I know in my heart that someday this era will be marked as an era when a group of parents fought the giants to help save their babies and future generations. Margaret Mead, the late great sociologist, once said, "Never doubt that a small group of thoughtful committed citizens can change the world; indeed, it's the only thing that ever has."
I haven't been closely involved with the autism movement, but I know many, many mother warriors through the adoption community; mothers who are working to heal their children from debilitating attachment/trauma/development issues that are so often inherent with adoption.

I encourage you to read this book and look around you...chances are you are also surrounded by warrior parents...who each and every day are fighting for the physical and/or emotional health and well being of their children. If you know one...or two, or ten, or hundreds, ...take a moment to tell them just how wonderful you think they are!

YOU ARE WONDERFUL!!!!!!!!!!!!!!!!

This book reminds me so much of the journey that we've been on.... My son's conditions have never been physically life-threatening, but they did consume almost every moment of every day for several years. We, too, were told that this was not curable, that we were wasting our money. I'm here to say that the professionals were wrong.

Carry on, parent warriors everywhere!!!!
Adoption Book for Kids to Make (includes God references) Print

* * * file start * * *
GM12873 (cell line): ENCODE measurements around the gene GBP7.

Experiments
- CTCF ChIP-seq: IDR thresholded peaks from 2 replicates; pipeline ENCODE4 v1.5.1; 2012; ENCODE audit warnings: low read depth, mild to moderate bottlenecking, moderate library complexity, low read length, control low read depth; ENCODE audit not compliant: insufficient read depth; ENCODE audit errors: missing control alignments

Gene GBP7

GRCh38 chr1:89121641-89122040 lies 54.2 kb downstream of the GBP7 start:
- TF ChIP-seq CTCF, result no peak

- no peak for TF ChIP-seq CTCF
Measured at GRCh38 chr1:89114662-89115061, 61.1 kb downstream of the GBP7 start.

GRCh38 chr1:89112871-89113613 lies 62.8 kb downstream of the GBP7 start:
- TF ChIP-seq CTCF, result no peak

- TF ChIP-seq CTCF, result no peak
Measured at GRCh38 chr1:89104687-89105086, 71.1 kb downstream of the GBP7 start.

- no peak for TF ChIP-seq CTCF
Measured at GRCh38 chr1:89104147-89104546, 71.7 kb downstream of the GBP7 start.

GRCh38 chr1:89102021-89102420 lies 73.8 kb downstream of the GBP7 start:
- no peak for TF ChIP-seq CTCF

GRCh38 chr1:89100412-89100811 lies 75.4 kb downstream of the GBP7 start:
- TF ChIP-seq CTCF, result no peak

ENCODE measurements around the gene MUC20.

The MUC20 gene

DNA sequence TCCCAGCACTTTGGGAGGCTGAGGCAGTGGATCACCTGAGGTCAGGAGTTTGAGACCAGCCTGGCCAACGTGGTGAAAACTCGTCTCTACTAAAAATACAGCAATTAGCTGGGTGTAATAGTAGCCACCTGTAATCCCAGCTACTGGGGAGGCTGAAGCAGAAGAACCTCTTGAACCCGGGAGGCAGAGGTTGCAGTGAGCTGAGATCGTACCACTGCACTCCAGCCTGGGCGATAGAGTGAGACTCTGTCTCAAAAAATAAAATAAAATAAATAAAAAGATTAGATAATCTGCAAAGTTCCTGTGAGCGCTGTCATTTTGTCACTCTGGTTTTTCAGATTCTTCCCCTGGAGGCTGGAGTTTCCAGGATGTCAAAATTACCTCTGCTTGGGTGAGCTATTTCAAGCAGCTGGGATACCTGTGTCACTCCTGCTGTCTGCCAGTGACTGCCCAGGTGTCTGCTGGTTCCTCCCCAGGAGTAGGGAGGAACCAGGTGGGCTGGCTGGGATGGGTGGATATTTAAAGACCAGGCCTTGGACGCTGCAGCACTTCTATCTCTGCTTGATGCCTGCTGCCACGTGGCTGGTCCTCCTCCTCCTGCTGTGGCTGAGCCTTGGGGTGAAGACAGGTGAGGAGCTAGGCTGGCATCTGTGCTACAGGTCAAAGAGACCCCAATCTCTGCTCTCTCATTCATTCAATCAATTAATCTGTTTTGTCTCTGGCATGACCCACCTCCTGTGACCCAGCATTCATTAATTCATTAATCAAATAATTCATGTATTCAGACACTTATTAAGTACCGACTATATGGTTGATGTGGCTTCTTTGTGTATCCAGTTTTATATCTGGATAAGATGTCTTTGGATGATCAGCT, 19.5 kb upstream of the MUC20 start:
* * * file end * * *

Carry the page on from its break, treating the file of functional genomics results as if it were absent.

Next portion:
Tuesday, 05 August 2008
Some siblings in the A4everFamily have been hard at work. We'd like to post the following information with the hopes that other families can benefit from this information.

Here's a message from the kids...

Our brother’s early life was a lot more stressful than ours was. He didn’t get to stay with his birthmom or even in the country of his birth. At times, our brother’s story seemed overwhelming and, well, sorta sad. Our nana wanted to help him see his early life in a new light. She helped him to write a book called The Special Thing About the Baby’s Journey. Through it, our brother is able to see how God’s hand was with him on the journey to our family. The book has movable parts and is interactive, so our brother really enjoys reading it with us. He also illustrated each page and is proud of the hard work he did.

Our brother finds comfort in this story. We’ve written a guide to help you write a similar interactive book with your child. The 17 page ebook provides step-by-step instructions. Patterns and photo examples are included.

This is not a lifebook, nor is it a scrapbook. It is not meant to disregard the difficulties that your child may have suffered, but neither is it designed to address those hardships. (We suggest consulting an adoption specialist if you need assistance in this area.) Rather it is a storybook that helps your child to see his or her infancy in a different light…one in which God’s hand was continually at work.

Before starting this book, our nana told our brother about her infancy. (A home birth with a doctor and typical entry into a biological family.) After our brother heard both stories, he told our nana, “Your story is boring compared to mine!” That was a big change from the grief that he’d recently experienced in processing his story. We hope that your child can also benefit from seeing God’s hand at work in his or her early life.

Go to www.handshelpinghearts.com to get your ebook.